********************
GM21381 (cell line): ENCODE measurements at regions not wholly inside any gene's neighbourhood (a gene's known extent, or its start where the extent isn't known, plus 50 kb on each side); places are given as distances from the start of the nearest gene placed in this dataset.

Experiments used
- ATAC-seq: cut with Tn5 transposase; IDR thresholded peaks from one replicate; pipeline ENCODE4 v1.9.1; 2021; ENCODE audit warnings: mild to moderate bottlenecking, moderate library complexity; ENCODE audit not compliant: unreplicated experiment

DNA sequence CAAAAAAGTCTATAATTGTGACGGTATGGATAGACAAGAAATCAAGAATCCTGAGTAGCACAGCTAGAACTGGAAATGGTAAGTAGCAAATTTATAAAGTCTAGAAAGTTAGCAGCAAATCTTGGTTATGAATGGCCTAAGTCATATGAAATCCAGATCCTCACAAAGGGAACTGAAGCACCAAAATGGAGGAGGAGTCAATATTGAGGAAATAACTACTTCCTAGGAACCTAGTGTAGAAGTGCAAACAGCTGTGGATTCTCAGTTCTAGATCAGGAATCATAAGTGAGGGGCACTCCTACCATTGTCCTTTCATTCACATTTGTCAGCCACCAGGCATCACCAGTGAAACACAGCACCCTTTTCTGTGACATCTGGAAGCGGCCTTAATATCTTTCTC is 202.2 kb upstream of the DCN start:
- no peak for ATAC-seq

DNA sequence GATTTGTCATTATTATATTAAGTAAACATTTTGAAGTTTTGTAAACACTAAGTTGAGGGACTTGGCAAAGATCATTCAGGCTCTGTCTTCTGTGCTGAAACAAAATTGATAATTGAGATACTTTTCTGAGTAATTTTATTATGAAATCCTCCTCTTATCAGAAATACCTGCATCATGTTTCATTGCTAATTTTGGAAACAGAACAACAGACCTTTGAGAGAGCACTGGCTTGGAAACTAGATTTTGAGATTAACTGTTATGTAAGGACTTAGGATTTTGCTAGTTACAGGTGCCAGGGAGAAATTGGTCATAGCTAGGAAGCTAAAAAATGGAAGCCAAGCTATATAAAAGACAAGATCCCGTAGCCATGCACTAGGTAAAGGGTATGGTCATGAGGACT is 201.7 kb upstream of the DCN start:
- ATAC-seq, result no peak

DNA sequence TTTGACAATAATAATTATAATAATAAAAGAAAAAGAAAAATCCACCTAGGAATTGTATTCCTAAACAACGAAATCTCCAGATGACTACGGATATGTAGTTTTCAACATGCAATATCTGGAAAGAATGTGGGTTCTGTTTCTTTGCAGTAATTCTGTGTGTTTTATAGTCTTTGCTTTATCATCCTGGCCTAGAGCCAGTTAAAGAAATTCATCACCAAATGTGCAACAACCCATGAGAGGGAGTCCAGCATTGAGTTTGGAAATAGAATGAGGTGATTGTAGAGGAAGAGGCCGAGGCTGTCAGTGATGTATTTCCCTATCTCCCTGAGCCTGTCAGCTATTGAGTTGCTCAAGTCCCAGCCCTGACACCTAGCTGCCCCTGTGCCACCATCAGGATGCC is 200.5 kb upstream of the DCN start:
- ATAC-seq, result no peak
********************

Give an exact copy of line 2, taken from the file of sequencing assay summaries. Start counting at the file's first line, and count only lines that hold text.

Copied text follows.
Experiments used